The Last Word
- Created: 01.08.2015
An Honorable Profession
By Kenneth Calhoun, Guest Writer
For years, we’ve been dealing with the very real crisis of the truck driver shortage. The American Trucking Associations reports that freight volumes grow year-over-year, but the industry is still many drivers short of supporting that growth. In addition, driver turnover is up 11 percent this year. And yet, freight companies are not just missing men and women behind the wheels of trucks. There is another crisis we are facing in terms of manpower: a technician shortage, the men and women under the hoods and hovering over motherboards of increasingly complex freight machines. The whole chain is affected as demand grows, but manpower stays the same.
In terms of supporting the fleet that moves our nation, we have only the lowest capacity to keep the system running. Wait times at service locations are at record lengths. Staffing fleet maintenance facilities has become a constant challenge. Asset utilization is suffering, and it is harder each day for the fleet operator to deliver the service their customer demands.
So what gives? Aside from the exponential growth of complexity in the vehicles, near record delivery of new vehicles and growing demand for delivery of raw materials and finished goods, why are the wheels coming off?
Up Front-They Like Us. They Really Like Us.
- Created: 10.30.2014
As an industry, we talk a lot about image. We worry about public opinion.
It’s only natural. After all, who doesn’t want to be loved?
While image is not everything, it certainly has an impact, from driver and industry recruitment to regulatory, legislative and public policy actions.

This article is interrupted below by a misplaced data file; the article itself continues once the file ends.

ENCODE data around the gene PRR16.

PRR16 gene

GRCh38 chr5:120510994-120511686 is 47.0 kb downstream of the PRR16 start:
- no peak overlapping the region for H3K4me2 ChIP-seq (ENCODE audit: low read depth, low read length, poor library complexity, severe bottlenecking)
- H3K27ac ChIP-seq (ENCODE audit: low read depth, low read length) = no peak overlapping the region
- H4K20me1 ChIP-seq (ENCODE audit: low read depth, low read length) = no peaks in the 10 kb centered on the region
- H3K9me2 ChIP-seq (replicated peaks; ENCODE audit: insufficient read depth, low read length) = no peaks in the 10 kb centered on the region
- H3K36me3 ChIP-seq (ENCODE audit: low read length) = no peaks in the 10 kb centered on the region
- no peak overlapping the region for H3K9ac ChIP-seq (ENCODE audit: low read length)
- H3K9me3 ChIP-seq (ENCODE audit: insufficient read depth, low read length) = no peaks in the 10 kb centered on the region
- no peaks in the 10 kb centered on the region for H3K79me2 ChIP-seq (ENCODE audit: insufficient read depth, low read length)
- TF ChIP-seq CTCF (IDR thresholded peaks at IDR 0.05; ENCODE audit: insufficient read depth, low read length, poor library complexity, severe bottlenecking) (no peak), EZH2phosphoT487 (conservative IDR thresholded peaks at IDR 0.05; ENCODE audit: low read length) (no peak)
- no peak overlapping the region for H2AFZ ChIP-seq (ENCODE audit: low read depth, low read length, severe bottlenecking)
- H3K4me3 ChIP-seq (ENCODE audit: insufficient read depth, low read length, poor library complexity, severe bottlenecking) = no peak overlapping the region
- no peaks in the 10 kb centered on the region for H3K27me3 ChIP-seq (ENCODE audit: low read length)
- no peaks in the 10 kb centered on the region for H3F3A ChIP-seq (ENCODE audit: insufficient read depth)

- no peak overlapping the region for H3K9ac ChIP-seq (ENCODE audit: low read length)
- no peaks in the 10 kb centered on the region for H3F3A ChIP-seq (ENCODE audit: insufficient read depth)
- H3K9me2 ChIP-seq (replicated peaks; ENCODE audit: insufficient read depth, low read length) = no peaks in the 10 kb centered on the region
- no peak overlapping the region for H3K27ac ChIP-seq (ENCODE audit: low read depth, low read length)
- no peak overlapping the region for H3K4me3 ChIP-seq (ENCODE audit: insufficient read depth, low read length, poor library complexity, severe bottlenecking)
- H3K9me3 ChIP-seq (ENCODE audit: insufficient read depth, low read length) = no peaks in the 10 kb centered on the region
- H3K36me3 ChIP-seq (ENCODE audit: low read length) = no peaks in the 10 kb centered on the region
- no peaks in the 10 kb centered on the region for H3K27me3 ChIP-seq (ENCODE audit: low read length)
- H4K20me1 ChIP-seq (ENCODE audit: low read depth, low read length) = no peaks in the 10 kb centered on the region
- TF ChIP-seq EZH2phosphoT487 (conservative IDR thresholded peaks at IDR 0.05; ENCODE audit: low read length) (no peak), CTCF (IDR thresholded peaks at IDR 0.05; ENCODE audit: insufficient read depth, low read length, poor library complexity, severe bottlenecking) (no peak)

I think most of us think that the trucking industry’s image needs some improvement.
I wonder, in the absence of any real data, why we make this assumption.
Are we giving too much power to a vocal minority that may be driving the discussion? Is it the high profile, typically negative and misunderstood media coverage? Have we become so defensive about what we imagine to be our industry’s image to be that we have come to accept it as fact?
The Last Word
- Created: 10.30.2014
Industry Communications Demand More Creativity
By Tom Ricciardone, Guest Writer
A truck driver’s day begins with the end in mind.
Safety first. Safety always. There can be no compromise.
Where what it takes is driven by what’s at stake: Dedication, passion, commitment—to upholding the highest standards of excellence.
Where hard work and working hard are the price of entry. And professional pride is personal.
Where preparation and attention to every detail are never in question. All day. Every day. No matter where. On and off the road.
Each day the road ahead is filled with challenges. Unforeseen risks. From anywhere. At anytime.
For the professional truck driver, for the business that keeps America moving, their business is safety.
Up Front- What we do. Why we do it.
- Created: 10.01.2014
I’ve worked for the Arkansas Trucking Association for over a decade now. You would think I’d have a handy elevator pitch that succinctly conveys the essence of what it is we do.
Yet, I don’t. Not one I’m completely satisfied with anyway.
Sure, I can recite the mission statement. Rooted in our core value of service to our membership, it adequately states our primary objective to protect, promote and inform on our member’s behalf.
But the mission statement alone doesn’t explain how or why. It doesn’t capture the power—power that delivers meaningful and far-reaching impact through our association and the industry in Arkansas.
Whether issues of public interest, advancing our image, or addressing an arcane, stealth regulatory change—the power of association can make the difference.